Nuclear magnetic resonance phenomena provide the basis for a rich set of methods for assessing anatomy and function in the living organism. The research objective of Richard L. Ehman, M.D., is to expand the range of tissue, organ and system characteristics that can be noninvasively evaluated with MRI techniques.
Dr. Ehman is best known for his groundbreaking work in medical imaging, specifically in nuclear magnetic resonance and its use in diagnosing a variety of conditions. He is also credited with developing magnetic resonance elastography, which allows physicians to determine the stiffness of internal organs without invasive procedures. His research program is focused on developing new imaging technologies.
Dr. Ehman holds more than 40 patents, and many of these inventions are widely used in medical care. His research has been supported by competitive grants from the National Cancer Institute, National Institute of Biomedical Imaging and Bioengineering, and the National Institute of Aging. Dr. Ehman is a prolific author, with over 600 published articles, books, book chapters, abstracts and commentaries.
- Medical imaging. Dr. Ehman's studies include investigation of new methods for high resolution MRI of moving structures, techniques of ultrafast MRI and methods for noninvasive mapping of the vascular system, especially the coronary arteries. Studies of the basic physics of motion effects in the magnetic resonance data acquisition process have led to the development of "navigator echo" imaging techniques that are highly suited for resolving structures that are in motion.
- Vascular flow. Other studies employ MRI to quantitatively assess vascular flow characteristics such as velocity, volumetric rates, and disordered flow or turbulence.
- MRI innovation. Additional research is directed at developing novel MRI techniques to probe bone trabecular morphology, to measure cellular organization in space and to noninvasively delineate the mechanical properties of the tissue. The objective of the latter project is to develop a technique for "palpation by imaging" to detect cancer and other tissue abnormalities at an early stage. Dr. Ehman's research employs MRI to directly image propagating acoustic waves in tissues, allowing images of viscoelastic properties to be generated.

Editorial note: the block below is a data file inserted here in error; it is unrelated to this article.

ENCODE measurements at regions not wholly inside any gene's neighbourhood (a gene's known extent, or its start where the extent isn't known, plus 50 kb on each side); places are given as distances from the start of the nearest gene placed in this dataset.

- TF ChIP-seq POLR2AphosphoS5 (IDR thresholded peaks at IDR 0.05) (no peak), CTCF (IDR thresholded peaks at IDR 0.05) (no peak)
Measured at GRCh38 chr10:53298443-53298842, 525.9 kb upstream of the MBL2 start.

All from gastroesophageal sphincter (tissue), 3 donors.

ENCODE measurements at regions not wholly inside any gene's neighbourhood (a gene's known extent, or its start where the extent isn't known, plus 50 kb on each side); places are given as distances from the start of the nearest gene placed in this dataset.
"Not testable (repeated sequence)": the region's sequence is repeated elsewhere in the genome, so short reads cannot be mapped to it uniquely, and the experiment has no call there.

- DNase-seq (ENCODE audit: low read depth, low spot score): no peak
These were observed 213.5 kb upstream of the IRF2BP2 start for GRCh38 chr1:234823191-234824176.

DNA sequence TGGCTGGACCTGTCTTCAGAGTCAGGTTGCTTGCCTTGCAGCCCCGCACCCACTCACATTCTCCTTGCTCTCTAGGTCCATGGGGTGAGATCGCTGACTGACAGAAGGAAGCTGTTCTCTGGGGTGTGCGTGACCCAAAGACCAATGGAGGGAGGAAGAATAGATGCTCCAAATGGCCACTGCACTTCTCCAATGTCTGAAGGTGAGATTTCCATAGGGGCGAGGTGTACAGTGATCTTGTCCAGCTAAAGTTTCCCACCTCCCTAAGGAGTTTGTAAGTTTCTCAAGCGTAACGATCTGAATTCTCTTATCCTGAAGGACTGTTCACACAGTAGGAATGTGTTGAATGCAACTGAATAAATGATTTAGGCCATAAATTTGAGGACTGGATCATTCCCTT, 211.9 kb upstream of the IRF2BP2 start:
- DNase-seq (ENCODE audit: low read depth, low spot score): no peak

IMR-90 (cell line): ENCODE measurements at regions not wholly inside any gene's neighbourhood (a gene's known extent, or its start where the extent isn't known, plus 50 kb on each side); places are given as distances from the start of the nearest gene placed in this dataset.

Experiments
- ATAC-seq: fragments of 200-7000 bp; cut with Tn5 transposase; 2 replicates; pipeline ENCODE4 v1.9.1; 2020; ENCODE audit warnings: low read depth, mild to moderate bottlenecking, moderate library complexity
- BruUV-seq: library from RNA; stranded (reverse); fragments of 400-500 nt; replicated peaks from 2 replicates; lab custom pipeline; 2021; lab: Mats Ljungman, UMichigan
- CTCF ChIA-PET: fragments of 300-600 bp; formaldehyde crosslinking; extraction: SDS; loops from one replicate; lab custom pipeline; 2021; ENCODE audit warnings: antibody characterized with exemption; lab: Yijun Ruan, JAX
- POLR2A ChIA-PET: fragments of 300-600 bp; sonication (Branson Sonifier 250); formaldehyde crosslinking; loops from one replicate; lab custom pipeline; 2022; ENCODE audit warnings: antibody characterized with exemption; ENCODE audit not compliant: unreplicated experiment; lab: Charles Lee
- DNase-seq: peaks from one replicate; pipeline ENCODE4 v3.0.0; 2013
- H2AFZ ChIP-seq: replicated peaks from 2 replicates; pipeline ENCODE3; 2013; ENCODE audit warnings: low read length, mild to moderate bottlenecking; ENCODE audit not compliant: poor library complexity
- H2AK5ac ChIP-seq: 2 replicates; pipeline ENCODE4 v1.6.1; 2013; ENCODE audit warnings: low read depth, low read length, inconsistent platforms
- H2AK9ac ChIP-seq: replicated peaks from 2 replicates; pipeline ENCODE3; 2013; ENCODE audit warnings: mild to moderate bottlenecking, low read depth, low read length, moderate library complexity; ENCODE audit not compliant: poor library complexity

Significance to patient care
The overarching objective of Dr. Ehman's research is to improve patient outcomes by providing tools for earlier and more accurate diagnosis of coronary diseases, cancers and other tissue abnormalities.
- President, Radiological Society of North America (RSNA), 2017; Society of Computed Body Tomography and Magnetic Resonance, 2013-2014; Academy of Radiology Research, 2012-2014; International Society for Magnetic Resonance in Medicine, 2002-2003
- Blanche R. and Richard J. Erlanger Professor of Medical Research, 2015
- Member (2010-2013) and chair (2014-2015), board of directors, RSNA
- Distinguished Investigator Award, Mayo Clinic, 2014
- Inducted into the National Academy of Sciences Institute of Medicine, 2010
- Outstanding Researcher Award, RSNA, 2006